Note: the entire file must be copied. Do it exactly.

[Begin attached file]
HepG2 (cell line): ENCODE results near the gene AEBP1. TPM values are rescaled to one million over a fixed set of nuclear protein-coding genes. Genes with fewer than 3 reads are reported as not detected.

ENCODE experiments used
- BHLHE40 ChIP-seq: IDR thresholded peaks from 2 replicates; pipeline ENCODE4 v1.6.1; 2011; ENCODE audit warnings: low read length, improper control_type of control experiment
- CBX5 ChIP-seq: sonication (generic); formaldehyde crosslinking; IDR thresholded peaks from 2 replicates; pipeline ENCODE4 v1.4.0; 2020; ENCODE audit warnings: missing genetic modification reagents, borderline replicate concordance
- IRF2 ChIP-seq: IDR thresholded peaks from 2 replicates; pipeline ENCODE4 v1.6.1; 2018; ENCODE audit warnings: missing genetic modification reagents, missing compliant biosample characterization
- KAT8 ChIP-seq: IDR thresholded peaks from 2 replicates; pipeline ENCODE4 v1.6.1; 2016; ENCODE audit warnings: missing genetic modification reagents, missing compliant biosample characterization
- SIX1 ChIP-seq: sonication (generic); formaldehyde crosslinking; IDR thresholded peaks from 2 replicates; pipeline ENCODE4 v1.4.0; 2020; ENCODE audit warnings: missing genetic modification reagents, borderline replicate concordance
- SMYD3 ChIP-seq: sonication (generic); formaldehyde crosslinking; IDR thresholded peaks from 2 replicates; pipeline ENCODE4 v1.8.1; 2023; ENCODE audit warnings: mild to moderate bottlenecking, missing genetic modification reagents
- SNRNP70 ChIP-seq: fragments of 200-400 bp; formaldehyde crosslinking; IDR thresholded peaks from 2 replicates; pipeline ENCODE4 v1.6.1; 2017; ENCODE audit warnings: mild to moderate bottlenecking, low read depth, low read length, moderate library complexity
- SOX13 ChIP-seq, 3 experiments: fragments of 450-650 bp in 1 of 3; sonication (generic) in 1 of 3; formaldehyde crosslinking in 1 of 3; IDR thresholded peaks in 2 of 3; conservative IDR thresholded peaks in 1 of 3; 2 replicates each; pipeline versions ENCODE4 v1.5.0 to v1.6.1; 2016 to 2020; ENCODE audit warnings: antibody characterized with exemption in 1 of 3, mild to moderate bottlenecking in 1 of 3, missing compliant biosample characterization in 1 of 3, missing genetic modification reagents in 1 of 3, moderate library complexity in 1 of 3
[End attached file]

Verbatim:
HepG2 (cell line): ENCODE results near the gene AEBP1. TPM values are rescaled to one million over a fixed set of nuclear protein-coding genes. Genes with fewer than 3 reads are reported as not detected.

ENCODE experiments used
- BHLHE40 ChIP-seq: IDR thresholded peaks from 2 replicates; pipeline ENCODE4 v1.6.1; 2011; ENCODE audit warnings: low read length, improper control_type of control experiment
- CBX5 ChIP-seq: sonication (generic); formaldehyde crosslinking; IDR thresholded peaks from 2 replicates; pipeline ENCODE4 v1.4.0; 2020; ENCODE audit warnings: missing genetic modification reagents, borderline replicate concordance
- IRF2 ChIP-seq: IDR thresholded peaks from 2 replicates; pipeline ENCODE4 v1.6.1; 2018; ENCODE audit warnings: missing genetic modification reagents, missing compliant biosample characterization
- KAT8 ChIP-seq: IDR thresholded peaks from 2 replicates; pipeline ENCODE4 v1.6.1; 2016; ENCODE audit warnings: missing genetic modification reagents, missing compliant biosample characterization
- SIX1 ChIP-seq: sonication (generic); formaldehyde crosslinking; IDR thresholded peaks from 2 replicates; pipeline ENCODE4 v1.4.0; 2020; ENCODE audit warnings: missing genetic modification reagents, borderline replicate concordance
- SMYD3 ChIP-seq: sonication (generic); formaldehyde crosslinking; IDR thresholded peaks from 2 replicates; pipeline ENCODE4 v1.8.1; 2023; ENCODE audit warnings: mild to moderate bottlenecking, missing genetic modification reagents
- SNRNP70 ChIP-seq: fragments of 200-400 bp; formaldehyde crosslinking; IDR thresholded peaks from 2 replicates; pipeline ENCODE4 v1.6.1; 2017; ENCODE audit warnings: mild to moderate bottlenecking, low read depth, low read length, moderate library complexity
- SOX13 ChIP-seq, 3 experiments: fragments of 450-650 bp in 1 of 3; sonication (generic) in 1 of 3; formaldehyde crosslinking in 1 of 3; IDR thresholded peaks in 2 of 3; conservative IDR thresholded peaks in 1 of 3; 2 replicates each; pipeline versions ENCODE4 v1.5.0 to v1.6.1; 2016 to 2020; ENCODE audit warnings: antibody characterized with exemption in 1 of 3, mild to moderate bottlenecking in 1 of 3, missing compliant biosample characterization in 1 of 3, missing genetic modification reagents in 1 of 3, moderate library complexity in 1 of 3